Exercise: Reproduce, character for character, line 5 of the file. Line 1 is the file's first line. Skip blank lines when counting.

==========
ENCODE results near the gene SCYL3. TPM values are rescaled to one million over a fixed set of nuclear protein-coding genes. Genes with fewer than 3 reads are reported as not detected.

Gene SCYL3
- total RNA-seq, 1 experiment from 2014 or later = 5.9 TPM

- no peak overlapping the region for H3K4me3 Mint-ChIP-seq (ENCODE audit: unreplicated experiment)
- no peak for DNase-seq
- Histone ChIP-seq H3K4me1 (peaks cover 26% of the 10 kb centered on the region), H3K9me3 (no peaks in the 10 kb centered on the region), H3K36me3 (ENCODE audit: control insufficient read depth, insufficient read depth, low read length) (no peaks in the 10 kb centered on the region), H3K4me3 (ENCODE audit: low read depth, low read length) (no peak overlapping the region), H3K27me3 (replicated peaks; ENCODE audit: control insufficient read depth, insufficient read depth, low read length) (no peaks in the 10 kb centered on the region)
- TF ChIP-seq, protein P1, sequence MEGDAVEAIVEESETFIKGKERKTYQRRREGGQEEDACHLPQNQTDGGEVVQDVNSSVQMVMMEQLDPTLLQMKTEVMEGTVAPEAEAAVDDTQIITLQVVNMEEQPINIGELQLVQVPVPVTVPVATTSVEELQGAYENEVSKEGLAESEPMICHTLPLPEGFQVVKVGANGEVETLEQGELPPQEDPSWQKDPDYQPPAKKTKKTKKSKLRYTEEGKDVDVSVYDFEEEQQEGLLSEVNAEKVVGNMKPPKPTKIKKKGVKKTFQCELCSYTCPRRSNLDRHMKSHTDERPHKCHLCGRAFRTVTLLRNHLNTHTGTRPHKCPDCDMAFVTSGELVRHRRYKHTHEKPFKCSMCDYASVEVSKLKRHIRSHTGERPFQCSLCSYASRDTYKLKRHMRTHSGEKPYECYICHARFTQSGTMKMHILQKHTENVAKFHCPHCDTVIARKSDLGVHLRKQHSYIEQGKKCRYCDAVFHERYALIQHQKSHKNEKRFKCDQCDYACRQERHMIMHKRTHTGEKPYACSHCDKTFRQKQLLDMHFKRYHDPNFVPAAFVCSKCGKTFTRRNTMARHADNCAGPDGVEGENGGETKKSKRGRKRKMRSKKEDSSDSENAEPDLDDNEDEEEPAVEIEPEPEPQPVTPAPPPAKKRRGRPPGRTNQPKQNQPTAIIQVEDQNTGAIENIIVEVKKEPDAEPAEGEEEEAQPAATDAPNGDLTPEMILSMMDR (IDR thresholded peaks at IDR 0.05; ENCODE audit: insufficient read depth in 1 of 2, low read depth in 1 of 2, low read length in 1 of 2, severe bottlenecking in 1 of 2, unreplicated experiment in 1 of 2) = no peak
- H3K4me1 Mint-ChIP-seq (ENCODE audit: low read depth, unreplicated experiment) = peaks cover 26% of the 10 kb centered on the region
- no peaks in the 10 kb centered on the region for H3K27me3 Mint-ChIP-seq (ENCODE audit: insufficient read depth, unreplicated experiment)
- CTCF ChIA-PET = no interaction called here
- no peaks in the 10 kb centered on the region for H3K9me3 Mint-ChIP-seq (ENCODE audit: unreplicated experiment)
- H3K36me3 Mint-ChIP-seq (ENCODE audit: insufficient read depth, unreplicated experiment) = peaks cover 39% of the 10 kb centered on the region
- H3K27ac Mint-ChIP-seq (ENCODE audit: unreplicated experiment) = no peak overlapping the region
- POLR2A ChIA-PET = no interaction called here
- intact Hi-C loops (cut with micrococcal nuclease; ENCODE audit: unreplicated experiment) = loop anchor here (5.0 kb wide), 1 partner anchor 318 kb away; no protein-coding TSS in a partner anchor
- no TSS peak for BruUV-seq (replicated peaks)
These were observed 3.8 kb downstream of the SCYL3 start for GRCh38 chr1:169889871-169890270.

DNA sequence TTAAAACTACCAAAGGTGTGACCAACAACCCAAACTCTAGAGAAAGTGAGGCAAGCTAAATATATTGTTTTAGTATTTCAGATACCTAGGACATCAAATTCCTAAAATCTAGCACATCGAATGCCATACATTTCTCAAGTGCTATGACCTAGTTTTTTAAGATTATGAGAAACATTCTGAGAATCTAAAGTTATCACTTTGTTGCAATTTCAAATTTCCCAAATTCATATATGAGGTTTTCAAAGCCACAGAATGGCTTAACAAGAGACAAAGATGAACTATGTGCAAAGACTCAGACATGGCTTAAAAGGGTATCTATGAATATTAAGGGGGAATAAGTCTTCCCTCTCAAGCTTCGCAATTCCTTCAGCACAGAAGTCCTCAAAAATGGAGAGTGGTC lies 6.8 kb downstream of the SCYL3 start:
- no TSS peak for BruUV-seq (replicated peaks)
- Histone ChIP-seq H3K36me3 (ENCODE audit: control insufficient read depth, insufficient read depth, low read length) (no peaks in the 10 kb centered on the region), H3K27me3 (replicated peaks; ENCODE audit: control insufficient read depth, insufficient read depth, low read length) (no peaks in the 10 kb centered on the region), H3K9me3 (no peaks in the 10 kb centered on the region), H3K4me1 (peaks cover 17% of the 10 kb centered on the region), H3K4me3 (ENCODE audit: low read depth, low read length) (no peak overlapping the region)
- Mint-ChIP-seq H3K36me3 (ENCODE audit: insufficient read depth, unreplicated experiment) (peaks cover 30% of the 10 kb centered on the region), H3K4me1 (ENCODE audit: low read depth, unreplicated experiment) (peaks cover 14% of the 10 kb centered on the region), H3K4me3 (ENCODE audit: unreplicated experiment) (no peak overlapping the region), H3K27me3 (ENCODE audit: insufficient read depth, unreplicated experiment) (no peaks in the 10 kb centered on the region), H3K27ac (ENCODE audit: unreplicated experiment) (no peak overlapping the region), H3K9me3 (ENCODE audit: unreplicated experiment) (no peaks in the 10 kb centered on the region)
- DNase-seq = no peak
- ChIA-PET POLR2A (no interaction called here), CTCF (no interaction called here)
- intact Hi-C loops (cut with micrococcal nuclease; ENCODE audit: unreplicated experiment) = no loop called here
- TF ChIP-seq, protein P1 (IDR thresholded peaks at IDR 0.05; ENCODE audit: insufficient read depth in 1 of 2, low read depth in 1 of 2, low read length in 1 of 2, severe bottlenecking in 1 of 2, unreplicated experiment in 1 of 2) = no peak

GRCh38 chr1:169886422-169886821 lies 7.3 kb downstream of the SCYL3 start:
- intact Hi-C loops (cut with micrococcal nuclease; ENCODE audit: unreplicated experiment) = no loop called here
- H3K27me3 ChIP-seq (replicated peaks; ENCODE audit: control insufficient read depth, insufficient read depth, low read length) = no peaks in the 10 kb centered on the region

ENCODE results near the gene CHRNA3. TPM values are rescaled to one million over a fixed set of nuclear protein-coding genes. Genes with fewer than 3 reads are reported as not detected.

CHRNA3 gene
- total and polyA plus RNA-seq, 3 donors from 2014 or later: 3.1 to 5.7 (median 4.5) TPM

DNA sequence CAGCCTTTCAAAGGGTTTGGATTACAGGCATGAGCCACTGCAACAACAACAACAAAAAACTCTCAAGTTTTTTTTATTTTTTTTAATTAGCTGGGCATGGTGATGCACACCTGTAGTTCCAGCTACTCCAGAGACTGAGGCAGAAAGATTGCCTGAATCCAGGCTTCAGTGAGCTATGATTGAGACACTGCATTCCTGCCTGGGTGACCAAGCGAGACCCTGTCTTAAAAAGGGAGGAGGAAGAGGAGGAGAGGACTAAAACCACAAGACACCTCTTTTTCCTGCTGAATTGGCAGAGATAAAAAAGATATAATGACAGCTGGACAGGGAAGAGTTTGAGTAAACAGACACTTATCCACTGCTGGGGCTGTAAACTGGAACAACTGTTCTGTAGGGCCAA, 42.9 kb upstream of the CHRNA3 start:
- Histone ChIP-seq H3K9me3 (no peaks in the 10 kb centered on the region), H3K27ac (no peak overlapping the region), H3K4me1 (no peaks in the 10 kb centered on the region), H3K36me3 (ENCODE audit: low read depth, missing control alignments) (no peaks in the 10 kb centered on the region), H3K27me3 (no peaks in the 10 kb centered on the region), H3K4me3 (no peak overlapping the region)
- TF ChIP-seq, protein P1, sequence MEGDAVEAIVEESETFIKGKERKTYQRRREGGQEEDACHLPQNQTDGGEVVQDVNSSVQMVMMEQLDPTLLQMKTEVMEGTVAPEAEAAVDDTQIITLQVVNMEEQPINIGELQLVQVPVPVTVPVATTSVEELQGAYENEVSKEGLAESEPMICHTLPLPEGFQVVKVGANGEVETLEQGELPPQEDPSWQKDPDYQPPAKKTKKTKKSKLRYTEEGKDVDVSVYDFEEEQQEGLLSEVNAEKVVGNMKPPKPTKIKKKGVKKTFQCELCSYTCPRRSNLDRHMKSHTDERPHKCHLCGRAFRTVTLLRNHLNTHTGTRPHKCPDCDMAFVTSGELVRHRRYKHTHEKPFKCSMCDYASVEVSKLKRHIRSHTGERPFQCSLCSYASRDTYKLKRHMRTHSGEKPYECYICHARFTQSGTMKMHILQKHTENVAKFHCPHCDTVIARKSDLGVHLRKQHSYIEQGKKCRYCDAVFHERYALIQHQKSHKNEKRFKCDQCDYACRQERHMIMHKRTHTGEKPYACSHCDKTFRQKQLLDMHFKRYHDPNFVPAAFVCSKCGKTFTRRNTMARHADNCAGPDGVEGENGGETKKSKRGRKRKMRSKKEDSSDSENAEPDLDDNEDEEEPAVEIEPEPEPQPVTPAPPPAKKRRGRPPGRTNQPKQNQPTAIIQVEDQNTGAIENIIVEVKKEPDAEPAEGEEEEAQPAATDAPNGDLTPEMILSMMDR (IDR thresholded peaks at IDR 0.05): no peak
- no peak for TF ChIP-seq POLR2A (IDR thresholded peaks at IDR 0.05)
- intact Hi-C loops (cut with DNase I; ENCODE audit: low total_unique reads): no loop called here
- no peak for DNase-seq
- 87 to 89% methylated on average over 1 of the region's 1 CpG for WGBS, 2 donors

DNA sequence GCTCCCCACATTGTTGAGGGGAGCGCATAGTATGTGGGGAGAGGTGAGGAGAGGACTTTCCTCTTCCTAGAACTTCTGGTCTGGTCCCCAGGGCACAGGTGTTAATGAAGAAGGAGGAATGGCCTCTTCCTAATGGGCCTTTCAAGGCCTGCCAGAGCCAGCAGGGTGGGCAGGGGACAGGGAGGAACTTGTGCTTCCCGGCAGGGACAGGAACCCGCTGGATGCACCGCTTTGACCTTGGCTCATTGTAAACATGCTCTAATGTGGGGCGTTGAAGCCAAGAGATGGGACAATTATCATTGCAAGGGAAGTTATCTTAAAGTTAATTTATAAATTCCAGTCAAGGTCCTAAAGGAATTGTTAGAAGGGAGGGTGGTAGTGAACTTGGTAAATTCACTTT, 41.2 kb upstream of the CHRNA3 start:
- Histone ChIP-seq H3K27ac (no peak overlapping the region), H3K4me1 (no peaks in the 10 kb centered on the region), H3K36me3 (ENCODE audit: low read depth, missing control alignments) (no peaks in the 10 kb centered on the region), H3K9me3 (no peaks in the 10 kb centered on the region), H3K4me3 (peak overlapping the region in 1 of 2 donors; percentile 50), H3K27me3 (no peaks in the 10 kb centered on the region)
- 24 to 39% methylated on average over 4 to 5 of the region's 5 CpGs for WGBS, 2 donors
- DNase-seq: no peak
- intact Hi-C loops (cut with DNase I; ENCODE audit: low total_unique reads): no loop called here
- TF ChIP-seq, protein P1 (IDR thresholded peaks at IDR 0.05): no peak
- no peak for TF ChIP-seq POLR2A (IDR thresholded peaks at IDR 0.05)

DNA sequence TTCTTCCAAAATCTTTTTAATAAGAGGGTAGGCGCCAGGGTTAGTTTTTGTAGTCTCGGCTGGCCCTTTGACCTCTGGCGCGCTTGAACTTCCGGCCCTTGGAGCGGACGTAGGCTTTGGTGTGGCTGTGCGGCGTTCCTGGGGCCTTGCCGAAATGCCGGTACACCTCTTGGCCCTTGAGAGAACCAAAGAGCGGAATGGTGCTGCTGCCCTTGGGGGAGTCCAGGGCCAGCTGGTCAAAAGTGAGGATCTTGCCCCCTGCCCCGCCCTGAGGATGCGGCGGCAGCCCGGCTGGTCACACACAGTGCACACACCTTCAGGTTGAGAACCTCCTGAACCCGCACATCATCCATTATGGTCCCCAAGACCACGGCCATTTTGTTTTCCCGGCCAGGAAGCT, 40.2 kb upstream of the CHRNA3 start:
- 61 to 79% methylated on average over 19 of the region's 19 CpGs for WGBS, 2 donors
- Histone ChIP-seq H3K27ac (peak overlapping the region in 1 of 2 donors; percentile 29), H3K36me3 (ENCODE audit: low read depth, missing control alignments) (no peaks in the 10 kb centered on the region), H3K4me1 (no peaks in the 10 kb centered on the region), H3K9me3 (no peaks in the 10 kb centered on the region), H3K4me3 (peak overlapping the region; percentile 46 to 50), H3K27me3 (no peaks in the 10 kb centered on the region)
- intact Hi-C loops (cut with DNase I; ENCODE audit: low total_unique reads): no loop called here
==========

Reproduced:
- no peak for DNase-seq